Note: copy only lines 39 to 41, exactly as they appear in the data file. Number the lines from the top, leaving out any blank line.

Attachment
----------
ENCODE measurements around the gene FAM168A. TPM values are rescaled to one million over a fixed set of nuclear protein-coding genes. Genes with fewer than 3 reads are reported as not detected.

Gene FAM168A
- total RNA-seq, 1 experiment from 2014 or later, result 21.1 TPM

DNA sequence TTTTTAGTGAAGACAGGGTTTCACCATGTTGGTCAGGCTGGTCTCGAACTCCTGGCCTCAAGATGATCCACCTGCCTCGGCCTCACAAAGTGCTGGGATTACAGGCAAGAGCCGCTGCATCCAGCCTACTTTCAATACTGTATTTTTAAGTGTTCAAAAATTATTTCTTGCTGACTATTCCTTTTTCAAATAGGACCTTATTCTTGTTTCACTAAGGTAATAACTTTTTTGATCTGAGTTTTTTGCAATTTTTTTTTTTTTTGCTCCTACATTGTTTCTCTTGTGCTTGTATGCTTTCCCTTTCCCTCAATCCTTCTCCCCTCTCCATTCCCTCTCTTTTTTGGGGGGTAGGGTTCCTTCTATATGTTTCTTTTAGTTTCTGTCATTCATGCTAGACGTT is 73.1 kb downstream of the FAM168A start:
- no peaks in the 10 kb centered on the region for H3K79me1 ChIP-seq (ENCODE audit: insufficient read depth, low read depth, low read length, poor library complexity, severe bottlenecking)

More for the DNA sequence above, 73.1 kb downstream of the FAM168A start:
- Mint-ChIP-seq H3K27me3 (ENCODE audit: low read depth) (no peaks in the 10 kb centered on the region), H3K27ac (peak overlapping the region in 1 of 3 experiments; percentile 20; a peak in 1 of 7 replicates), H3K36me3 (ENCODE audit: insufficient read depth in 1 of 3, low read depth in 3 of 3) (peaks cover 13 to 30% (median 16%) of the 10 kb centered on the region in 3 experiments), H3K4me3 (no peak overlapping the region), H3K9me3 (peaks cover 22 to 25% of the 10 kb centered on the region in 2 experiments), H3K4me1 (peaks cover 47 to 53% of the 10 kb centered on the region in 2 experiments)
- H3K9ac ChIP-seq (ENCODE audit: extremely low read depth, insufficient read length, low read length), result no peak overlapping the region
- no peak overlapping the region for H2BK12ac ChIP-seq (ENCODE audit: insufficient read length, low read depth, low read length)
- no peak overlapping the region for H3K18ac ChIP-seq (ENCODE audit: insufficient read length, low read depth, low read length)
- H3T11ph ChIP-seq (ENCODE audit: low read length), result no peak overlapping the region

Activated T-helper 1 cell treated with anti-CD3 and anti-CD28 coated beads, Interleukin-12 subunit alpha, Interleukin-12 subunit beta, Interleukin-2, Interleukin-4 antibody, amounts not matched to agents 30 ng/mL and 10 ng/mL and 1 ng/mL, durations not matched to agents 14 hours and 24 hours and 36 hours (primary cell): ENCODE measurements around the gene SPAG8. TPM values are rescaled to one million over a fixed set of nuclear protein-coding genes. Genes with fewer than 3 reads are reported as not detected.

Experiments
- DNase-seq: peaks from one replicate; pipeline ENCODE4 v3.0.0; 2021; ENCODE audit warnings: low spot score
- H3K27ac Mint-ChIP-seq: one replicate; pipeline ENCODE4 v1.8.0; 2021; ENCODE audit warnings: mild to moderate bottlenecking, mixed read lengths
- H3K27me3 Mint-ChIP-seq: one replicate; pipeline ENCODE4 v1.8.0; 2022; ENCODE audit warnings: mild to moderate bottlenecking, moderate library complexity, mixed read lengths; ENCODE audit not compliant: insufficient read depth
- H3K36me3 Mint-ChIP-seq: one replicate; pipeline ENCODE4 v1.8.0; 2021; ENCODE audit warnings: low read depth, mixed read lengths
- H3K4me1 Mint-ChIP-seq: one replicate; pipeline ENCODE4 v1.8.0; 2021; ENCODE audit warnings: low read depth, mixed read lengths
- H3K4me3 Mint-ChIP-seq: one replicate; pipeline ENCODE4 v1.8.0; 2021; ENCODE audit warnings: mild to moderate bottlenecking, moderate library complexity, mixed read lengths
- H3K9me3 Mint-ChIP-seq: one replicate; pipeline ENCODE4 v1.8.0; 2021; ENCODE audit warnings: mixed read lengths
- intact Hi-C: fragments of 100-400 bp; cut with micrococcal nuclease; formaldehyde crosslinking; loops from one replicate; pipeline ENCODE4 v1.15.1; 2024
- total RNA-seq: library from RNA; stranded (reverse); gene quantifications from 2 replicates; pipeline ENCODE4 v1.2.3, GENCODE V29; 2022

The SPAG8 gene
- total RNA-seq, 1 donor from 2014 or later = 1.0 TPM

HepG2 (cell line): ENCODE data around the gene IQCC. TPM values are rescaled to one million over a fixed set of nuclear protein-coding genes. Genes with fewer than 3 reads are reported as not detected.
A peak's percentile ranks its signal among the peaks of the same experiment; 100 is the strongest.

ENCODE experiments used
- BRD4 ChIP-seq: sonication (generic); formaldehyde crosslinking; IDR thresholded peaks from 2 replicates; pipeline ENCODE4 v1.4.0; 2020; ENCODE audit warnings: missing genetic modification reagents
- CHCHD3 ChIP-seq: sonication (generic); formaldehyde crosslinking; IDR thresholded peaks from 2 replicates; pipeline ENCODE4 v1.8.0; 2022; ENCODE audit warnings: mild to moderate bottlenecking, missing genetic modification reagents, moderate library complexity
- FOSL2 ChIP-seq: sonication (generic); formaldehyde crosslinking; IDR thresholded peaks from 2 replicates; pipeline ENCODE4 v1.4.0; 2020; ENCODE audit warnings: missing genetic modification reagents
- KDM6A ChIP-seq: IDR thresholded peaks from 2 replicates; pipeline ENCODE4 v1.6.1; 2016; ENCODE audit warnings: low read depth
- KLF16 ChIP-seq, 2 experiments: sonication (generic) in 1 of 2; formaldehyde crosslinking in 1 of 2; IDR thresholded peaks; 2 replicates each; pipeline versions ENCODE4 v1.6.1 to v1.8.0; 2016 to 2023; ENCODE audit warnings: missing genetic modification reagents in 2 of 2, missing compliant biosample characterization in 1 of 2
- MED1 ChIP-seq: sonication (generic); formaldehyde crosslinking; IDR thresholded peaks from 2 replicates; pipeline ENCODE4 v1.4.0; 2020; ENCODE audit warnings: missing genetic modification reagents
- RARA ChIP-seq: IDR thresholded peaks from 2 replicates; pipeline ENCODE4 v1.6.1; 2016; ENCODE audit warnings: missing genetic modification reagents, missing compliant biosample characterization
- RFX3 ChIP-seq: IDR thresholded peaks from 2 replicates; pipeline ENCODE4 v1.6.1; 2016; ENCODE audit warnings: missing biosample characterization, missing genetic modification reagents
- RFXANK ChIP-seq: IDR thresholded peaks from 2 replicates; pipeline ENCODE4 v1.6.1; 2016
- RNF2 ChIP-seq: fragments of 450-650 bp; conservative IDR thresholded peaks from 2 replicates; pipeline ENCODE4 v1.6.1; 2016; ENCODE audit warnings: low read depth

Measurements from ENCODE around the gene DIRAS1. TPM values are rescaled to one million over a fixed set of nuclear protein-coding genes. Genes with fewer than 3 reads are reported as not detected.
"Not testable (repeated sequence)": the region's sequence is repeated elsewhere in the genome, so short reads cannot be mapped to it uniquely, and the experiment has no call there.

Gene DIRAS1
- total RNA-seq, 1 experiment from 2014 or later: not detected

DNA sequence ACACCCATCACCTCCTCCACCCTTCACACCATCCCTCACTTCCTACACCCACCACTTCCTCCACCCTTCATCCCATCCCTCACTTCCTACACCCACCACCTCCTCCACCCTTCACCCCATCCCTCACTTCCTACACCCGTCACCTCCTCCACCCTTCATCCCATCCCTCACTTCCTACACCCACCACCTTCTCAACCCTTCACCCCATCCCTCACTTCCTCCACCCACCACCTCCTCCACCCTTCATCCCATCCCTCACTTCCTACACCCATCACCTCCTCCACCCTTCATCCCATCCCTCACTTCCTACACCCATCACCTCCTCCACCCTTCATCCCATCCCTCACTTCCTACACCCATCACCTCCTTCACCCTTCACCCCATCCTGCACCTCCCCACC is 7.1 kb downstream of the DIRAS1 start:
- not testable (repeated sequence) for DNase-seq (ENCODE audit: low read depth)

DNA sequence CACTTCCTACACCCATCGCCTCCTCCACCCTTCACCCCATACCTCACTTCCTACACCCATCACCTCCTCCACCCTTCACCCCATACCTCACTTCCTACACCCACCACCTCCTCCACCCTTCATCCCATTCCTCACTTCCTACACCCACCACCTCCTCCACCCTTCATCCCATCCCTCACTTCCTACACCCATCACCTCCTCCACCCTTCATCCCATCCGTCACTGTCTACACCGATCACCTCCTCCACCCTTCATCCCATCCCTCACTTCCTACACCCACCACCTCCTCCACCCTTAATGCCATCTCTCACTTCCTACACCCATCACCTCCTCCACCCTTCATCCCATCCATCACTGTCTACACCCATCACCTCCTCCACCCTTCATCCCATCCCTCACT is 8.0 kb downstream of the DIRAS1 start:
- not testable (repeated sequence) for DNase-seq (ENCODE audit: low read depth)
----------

"Not testable (repeated sequence)": the region's sequence is repeated elsewhere in the genome, so short reads cannot be mapped to it uniquely, and the experiment has no call there.

Gene DIRAS1
- total RNA-seq, 1 experiment from 2014 or later: not detected